Social Networks in Virtual Worlds

Here’s a video of one of Aleks Krotoski‘s presentation entitled “Social Networks in Virtual Worlds” – it was a refreshing find. Aleks doesn’t focus too much on the ‘OMG!’ factor and is very straight to the point about her research. She’s also willing to share her methods of research which I found extremely interesting and helpful. This should be useful to some people out there! ;) The more I think about my own thesis the more I wish I had spent more time on methodology techniques, so methodology has started to interest me. I feel like my thesis discusses more what we’re talking about and why and chapter 2 should be something like “Ok, now we know ‘what’ now let’s concentrate on how to really research the ‘what’!”.

It’s a great find – but I’m writing this already late for an appointment so I haven’t done enough digging from where and why this presentation was held. All I know is that it’s from an event called “Massively Multi-Learner” at The University of Paisley.

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Espen Aarseth’s coming to town!

Yay!!!

Bergen Media By is organizing a social event on Wednesday for the local media industry and they’ve invited Espen Aarseth to speak. The title of his talk is “The Games Industry – skills needed (kompetansebehov) and trends”.

I’m still trying to define what skills I have to contribute to the industry – do I in fact have any? I’m feeling a tad lost in the dark hoping that I’m going to stumble on to some job description that just screams Linn! So these events are truly important to me and I’m so glad they’re organizing them. And it’s so lovely seeing Bergen involving itself!

Networking, networking, networking! One should’ve thought I had the knack of it now, but I still have trouble selling myself. I feel like such a desperate geek and wish I could just lean back, nod my head knowingly and just casually say “You know, you should hire me because I could do this and that and thingamabob for you” and then completely relaxed just hand them one of my flickr cards with a little wink and a “give me call”. I sometimes blame a university education for my insecurities, because they, at least my department, don’t exactly scream to the world “look at all the incredible wonderful stuff our students are doing”! Instead we just walk around feeling like disturbances in the faculty’s research time. I still feel the pain I got when I realised that there was a gaming conference going on at my department without anyone telling me about it. Meeting someone who had finished his thesis over a year ago and being asked “Why weren’t you upstairs? I was sure you’d be there!” – was just devastating!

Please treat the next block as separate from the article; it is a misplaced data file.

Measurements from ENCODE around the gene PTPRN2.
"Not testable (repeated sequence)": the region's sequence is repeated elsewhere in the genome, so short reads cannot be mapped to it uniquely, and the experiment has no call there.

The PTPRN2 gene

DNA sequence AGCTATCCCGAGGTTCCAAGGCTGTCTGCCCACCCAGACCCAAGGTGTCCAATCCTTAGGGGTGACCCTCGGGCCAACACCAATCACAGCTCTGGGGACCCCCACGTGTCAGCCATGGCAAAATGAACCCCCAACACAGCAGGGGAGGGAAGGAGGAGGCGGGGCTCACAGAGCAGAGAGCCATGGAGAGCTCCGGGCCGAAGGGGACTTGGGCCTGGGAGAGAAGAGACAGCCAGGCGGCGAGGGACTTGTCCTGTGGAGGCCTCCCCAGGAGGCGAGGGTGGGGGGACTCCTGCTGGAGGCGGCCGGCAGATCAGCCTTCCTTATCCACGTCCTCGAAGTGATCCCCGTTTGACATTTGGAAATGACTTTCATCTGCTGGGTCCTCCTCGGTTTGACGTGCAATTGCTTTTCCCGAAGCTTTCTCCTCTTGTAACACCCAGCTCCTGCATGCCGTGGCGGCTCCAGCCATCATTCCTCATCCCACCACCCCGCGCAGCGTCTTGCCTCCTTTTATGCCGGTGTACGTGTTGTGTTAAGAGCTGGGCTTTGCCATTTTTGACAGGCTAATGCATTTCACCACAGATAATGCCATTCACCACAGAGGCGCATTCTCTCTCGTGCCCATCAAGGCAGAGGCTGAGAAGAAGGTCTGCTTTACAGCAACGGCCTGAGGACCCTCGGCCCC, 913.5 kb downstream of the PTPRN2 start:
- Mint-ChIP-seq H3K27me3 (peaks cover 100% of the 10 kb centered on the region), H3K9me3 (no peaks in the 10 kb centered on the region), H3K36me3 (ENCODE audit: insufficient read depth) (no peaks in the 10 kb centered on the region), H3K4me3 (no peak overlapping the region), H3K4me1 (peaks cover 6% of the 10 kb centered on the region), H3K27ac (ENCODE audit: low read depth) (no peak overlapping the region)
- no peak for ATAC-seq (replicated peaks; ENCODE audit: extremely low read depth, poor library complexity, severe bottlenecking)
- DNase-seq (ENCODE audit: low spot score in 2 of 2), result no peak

But where are my manners? I shouldn’t be pouring my hurt feelings onto this blog! I should be looking ahead and beyond into the bright glowing future! I’m starting to come to terms with the fact that I actually do know a few things. And I’m loving the fact that I can now write articles because I have a degree that says “Linn knows what she’s talking about” that gives me the right to well…write! Hehe! It’s a nice feeling!

So – Wednesday! Espen Aarseth! I’ll be there! Digital cinema, Its Learning and Bergen in the Movies (Varg Veum) are also on the agenda. Looks to be an inspiring night!

Virtual World Studies

I’ve been meaning to write this blog post for about a year now, but for some reason I never got around to it. The idea resurrected after a conversation with a dear friend, where I was reminded of my frustrations when writing my thesis. I was dangling my feet in so many waters that it was no wonder I had a hard time keeping my head above water, and looking back I’m kinda annoyed that nobody bothered telling me that I didn’t have to learn to swim in each water, I just needed to focus on being a good swimmer in one water. Urgh – me and analogies – not a good combo, huh? Either way, I wish I could have just been reminded that it was JUST a Media Studies Masters thesis – I didn’t have to completely understand the law, psychology, sociology, anthropology, narratology and ALL the theoretical approaches to analysing virtual worlds. I remember sometimes thinking – “why didn’t I just focus on a film of some sort?!” – but I didn’t, because this is the world that fascinates me, this is the world that intrigues me. And I still think it is of the utmost relevance to study the evolution of these worlds.

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"Synthetic Worlds and Public Policy"

Ludium II at Indiana University will focus on what ‘synthetic worlds and public policy’ this year.Great!

I hope that a good and healthy array of people will be present. I, for example, would like to see some public policy enforcers present – see what they have to say on the subject. These are difficult questions – and the more diversity discussing them – the more I think they can come up with an adequate proposal. I cannot stress enough how dangerous it is to bring ‘actual’ laws into gaming worlds – and yet I do believe avatars have rights too. But should it be controlled by consumer laws?
I think it is in the best interests of the synthetic world makers to have adequate laws and procedures – but there are limits to the responsibilities that can be enforced on them. I also think that in such debates you cannot dismiss the dilemma of defining what is a gaming world and what is a virtual (synthetic) world.Either way, it looks like Castronova and his bunch have created a great Ludium in the best possible form this year again!

Ludium II will bring together experts on virtual worlds from academia, industry, and government to play a live-action political game leading to an extremely serious, timely, and important contribution: a consensus Platform of 10 Statements answering the question “What policies should real world governments have with regards to synthetic worlds?” The hope is that this Platform will provide answers when legislatures and administrators wonder what to do in response to the critical public issues that will be raised by these unique social technologies.

Good luck!!!

Bogost finds the words

Just stopping by to share this amazing quote by Bogost in Gamasutra’s ‘Are Games Art? “Here we go again.”